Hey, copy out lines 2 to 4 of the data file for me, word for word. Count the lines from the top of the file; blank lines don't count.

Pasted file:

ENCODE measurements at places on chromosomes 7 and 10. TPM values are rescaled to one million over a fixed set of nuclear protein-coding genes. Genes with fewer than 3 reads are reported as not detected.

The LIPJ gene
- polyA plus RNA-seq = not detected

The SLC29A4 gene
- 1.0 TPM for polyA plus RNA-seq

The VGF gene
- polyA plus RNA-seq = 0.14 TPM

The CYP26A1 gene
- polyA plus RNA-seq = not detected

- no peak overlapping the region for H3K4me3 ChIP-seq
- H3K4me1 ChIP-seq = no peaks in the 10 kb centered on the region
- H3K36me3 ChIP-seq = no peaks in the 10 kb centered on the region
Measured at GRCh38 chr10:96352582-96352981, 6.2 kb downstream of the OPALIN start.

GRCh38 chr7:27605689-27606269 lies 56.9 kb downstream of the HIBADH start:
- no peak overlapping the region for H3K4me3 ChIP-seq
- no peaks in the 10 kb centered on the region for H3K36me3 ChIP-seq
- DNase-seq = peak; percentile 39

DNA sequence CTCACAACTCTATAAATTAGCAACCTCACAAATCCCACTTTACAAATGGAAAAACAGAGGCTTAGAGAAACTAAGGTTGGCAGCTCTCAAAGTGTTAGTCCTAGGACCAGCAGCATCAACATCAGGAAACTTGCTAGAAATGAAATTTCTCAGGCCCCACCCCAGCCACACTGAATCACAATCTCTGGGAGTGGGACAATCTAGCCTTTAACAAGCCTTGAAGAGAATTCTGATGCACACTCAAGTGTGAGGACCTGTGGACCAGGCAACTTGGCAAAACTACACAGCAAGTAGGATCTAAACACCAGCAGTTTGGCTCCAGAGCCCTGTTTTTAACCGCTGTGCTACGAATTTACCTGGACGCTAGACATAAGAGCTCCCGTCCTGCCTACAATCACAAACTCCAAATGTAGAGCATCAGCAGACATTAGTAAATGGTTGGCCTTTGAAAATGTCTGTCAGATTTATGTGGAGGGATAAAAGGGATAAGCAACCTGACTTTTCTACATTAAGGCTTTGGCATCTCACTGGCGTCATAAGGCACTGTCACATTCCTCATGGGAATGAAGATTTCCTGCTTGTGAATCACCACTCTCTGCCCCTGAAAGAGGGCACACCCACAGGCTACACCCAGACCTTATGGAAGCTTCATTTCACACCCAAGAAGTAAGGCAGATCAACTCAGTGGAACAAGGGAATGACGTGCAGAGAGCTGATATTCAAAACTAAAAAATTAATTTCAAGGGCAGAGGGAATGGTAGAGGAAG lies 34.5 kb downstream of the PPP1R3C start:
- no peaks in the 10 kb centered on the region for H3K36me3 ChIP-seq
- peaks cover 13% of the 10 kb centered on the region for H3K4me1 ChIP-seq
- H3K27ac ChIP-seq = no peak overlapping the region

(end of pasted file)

The LIPJ gene
- polyA plus RNA-seq = not detected

The SLC29A4 gene